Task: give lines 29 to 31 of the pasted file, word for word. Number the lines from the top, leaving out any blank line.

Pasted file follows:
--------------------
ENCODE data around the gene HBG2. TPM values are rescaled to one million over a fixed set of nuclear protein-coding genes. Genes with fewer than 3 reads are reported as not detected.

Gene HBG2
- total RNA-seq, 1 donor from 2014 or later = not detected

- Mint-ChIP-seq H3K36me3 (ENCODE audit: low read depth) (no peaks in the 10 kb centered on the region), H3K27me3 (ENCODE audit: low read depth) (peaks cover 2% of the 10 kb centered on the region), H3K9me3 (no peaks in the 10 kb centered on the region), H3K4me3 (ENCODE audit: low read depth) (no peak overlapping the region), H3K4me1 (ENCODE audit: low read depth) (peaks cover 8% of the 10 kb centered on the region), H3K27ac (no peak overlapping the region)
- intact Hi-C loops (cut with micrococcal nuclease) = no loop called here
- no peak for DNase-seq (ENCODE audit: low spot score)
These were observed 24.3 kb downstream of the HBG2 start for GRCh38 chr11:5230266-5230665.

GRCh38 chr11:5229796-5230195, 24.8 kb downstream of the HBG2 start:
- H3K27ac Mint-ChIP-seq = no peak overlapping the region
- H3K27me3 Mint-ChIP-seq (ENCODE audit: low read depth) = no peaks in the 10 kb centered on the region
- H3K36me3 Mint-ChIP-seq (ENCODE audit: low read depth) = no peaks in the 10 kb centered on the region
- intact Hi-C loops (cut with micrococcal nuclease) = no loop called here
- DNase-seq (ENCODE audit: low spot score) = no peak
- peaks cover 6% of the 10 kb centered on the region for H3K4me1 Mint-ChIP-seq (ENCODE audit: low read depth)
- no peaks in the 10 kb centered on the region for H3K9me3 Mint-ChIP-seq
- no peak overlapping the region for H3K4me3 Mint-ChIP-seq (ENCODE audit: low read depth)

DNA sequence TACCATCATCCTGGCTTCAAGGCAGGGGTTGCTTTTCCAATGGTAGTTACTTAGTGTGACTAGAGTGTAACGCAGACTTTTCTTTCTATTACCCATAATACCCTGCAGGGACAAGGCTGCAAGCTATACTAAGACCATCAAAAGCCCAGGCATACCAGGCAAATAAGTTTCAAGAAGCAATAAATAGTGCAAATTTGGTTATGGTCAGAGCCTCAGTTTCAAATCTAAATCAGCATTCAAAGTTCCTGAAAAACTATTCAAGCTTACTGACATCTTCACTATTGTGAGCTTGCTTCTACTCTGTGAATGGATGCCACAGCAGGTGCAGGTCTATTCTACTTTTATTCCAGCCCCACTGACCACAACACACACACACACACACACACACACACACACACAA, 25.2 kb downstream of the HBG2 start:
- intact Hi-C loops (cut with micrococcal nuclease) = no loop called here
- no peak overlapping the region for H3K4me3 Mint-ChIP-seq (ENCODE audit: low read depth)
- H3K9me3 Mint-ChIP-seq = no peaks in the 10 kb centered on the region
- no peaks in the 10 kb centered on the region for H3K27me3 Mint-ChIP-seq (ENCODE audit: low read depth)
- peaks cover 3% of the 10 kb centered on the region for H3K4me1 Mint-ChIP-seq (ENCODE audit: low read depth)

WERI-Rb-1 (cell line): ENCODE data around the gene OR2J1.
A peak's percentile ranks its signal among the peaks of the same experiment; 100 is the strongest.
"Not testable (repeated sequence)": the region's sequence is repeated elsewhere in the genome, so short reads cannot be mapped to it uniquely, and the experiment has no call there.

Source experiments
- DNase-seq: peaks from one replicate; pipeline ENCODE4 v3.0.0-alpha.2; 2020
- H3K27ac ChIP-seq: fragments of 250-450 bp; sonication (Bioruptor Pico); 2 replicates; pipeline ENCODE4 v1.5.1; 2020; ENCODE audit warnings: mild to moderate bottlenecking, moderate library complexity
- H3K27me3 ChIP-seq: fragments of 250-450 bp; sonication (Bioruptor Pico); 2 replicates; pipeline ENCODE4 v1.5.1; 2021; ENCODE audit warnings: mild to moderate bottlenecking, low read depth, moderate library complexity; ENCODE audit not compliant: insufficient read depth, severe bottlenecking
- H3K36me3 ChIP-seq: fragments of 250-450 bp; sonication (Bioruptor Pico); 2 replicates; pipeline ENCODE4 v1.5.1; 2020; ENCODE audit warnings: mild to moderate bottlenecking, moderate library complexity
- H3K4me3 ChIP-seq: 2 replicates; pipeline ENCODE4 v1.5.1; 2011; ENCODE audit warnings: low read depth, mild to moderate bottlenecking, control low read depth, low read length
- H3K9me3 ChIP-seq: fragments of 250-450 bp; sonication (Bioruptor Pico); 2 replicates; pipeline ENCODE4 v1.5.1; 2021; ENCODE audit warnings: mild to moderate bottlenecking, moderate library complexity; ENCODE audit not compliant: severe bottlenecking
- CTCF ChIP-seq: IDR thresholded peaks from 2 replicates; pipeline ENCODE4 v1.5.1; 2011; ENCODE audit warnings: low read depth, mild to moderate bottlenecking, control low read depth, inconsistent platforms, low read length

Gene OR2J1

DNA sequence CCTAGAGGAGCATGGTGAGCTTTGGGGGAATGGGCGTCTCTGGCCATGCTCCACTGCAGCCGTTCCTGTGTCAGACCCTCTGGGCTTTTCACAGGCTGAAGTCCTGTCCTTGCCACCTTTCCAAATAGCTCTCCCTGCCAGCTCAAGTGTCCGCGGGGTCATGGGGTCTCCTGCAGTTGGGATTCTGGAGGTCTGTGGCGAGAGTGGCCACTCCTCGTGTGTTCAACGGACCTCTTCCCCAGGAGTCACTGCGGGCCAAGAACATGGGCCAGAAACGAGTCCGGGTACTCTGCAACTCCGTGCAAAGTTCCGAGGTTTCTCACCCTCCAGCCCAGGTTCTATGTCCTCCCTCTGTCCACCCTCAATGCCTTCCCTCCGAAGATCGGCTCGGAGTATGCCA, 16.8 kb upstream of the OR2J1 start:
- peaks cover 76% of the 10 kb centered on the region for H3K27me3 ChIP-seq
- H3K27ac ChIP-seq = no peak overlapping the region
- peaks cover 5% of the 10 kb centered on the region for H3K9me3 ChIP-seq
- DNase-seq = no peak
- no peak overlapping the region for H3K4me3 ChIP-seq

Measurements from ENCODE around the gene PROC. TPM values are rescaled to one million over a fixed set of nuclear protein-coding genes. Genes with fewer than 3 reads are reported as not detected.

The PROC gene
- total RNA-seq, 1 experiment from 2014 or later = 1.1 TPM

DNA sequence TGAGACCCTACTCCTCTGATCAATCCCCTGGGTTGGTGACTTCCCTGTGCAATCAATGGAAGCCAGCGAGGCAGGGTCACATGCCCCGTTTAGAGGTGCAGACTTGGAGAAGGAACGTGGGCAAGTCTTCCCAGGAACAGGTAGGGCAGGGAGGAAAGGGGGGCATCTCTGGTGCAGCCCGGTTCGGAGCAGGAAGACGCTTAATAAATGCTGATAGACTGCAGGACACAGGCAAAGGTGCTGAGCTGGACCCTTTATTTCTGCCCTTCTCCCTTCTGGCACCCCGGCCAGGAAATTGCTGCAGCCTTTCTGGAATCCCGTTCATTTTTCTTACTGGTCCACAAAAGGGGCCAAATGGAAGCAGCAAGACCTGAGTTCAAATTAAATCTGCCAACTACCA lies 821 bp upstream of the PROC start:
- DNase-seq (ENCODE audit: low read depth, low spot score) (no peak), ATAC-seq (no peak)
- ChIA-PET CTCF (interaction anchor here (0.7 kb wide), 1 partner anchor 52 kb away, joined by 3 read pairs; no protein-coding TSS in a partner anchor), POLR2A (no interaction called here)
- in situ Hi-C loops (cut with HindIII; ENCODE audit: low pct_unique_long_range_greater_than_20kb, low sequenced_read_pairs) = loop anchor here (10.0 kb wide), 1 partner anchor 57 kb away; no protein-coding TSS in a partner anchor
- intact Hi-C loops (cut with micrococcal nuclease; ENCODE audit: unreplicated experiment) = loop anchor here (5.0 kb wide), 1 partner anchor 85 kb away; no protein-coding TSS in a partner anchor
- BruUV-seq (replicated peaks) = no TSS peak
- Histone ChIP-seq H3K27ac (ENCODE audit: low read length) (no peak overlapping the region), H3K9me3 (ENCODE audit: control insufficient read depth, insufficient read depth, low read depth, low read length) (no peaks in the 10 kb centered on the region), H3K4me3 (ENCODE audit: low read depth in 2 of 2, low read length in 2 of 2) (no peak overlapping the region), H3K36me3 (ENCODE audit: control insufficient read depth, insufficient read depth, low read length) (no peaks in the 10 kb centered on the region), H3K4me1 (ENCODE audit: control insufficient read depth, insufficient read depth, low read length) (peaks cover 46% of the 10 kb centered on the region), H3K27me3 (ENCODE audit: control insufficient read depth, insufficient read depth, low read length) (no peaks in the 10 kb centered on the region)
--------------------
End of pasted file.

- H3K27me3 ChIP-seq: fragments of 250-450 bp; sonication (Bioruptor Pico); 2 replicates; pipeline ENCODE4 v1.5.1; 2021; ENCODE audit warnings: mild to moderate bottlenecking, low read depth, moderate library complexity; ENCODE audit not compliant: insufficient read depth, severe bottlenecking
- H3K36me3 ChIP-seq: fragments of 250-450 bp; sonication (Bioruptor Pico); 2 replicates; pipeline ENCODE4 v1.5.1; 2020; ENCODE audit warnings: mild to moderate bottlenecking, moderate library complexity
- H3K4me3 ChIP-seq: 2 replicates; pipeline ENCODE4 v1.5.1; 2011; ENCODE audit warnings: low read depth, mild to moderate bottlenecking, control low read depth, low read length